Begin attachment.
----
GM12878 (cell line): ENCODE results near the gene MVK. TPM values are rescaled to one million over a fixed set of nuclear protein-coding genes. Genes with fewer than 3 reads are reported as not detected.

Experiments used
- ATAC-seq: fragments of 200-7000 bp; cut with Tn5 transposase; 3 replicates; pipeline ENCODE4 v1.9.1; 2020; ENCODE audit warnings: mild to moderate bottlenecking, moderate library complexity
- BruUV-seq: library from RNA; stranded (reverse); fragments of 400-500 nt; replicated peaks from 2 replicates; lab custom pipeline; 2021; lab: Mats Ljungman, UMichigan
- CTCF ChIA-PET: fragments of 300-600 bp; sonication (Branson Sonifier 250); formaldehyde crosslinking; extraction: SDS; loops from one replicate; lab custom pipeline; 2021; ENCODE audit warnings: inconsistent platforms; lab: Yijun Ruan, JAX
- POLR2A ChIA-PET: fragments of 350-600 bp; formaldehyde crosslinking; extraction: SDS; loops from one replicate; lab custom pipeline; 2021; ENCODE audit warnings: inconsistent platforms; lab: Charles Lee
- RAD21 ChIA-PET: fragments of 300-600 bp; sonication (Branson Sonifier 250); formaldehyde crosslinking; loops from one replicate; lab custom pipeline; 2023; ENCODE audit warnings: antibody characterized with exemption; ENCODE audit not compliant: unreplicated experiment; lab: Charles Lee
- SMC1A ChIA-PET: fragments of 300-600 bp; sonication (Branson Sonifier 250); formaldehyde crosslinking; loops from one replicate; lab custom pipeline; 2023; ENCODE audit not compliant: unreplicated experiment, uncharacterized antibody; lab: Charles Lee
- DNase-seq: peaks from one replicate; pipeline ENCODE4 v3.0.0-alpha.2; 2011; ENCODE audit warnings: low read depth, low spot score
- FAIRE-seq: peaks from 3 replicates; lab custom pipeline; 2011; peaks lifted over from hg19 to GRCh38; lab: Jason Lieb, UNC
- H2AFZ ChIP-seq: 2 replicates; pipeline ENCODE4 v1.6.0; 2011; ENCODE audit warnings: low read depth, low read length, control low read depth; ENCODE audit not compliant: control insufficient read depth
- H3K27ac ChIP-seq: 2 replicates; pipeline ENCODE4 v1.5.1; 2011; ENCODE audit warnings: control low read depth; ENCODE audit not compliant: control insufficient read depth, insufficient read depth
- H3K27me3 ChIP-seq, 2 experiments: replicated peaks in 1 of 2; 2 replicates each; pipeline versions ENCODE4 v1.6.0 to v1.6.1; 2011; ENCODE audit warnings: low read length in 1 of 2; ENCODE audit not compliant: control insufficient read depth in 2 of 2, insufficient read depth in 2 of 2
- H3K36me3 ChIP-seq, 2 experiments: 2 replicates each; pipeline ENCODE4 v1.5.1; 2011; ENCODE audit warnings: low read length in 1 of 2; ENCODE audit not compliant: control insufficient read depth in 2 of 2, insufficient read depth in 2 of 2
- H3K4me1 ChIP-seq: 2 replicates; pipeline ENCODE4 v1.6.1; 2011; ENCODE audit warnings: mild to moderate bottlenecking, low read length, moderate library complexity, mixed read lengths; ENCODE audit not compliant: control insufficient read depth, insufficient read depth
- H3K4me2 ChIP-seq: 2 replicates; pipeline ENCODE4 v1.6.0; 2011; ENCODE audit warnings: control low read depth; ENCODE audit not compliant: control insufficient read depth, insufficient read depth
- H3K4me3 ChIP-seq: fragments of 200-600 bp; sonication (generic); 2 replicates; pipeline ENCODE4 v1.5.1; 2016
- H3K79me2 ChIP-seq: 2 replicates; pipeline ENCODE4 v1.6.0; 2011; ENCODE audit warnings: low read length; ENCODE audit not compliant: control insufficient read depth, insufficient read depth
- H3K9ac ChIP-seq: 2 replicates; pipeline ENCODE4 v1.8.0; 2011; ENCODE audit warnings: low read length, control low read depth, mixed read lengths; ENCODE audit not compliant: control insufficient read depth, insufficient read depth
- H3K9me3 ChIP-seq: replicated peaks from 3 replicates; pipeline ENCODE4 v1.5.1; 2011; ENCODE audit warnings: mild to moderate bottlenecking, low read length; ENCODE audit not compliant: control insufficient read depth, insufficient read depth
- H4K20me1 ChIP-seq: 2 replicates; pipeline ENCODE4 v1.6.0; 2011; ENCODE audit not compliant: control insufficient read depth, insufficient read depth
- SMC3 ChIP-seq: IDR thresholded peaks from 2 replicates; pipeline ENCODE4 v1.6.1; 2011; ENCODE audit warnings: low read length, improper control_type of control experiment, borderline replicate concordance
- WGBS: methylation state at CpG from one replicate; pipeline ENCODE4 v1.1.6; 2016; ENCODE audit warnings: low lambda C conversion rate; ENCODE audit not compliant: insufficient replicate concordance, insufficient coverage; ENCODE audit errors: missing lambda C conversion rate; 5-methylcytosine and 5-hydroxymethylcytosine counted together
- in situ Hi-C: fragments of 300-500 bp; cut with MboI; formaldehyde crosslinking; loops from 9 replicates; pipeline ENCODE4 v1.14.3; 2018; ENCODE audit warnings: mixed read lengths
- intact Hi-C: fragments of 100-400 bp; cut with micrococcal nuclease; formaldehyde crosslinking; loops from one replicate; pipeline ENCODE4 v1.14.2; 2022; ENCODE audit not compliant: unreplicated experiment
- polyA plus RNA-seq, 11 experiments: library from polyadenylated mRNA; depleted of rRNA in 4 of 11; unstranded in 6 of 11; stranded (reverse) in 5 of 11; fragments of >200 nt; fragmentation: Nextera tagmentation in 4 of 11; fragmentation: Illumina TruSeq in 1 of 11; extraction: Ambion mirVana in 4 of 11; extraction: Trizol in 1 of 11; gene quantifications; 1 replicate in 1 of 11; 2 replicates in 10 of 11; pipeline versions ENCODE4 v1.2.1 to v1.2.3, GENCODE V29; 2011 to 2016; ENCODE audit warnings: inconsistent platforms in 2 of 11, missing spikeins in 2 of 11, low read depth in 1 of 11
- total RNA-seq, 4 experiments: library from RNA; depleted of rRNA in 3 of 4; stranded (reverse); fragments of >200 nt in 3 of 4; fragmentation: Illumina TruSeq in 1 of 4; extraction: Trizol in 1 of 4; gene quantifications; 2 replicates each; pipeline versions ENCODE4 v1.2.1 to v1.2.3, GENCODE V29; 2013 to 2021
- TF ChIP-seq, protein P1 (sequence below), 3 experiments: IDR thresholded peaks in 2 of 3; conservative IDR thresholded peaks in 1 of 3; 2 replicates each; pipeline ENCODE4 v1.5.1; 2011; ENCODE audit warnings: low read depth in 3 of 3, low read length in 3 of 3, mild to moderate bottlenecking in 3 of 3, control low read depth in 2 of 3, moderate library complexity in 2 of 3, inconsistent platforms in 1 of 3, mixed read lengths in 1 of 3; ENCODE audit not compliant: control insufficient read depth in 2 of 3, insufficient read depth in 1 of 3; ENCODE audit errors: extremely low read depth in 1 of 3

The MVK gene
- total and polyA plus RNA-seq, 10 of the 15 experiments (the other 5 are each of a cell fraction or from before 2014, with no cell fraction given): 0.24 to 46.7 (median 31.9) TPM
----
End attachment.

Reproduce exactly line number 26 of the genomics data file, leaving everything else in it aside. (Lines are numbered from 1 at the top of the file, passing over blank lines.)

- polyA plus RNA-seq, 11 experiments: library from polyadenylated mRNA; depleted of rRNA in 4 of 11; unstranded in 6 of 11; stranded (reverse) in 5 of 11; fragments of >200 nt; fragmentation: Nextera tagmentation in 4 of 11; fragmentation: Illumina TruSeq in 1 of 11; extraction: Ambion mirVana in 4 of 11; extraction: Trizol in 1 of 11; gene quantifications; 1 replicate in 1 of 11; 2 replicates in 10 of 11; pipeline versions ENCODE4 v1.2.1 to v1.2.3, GENCODE V29; 2011 to 2016; ENCODE audit warnings: inconsistent platforms in 2 of 11, missing spikeins in 2 of 11, low read depth in 1 of 11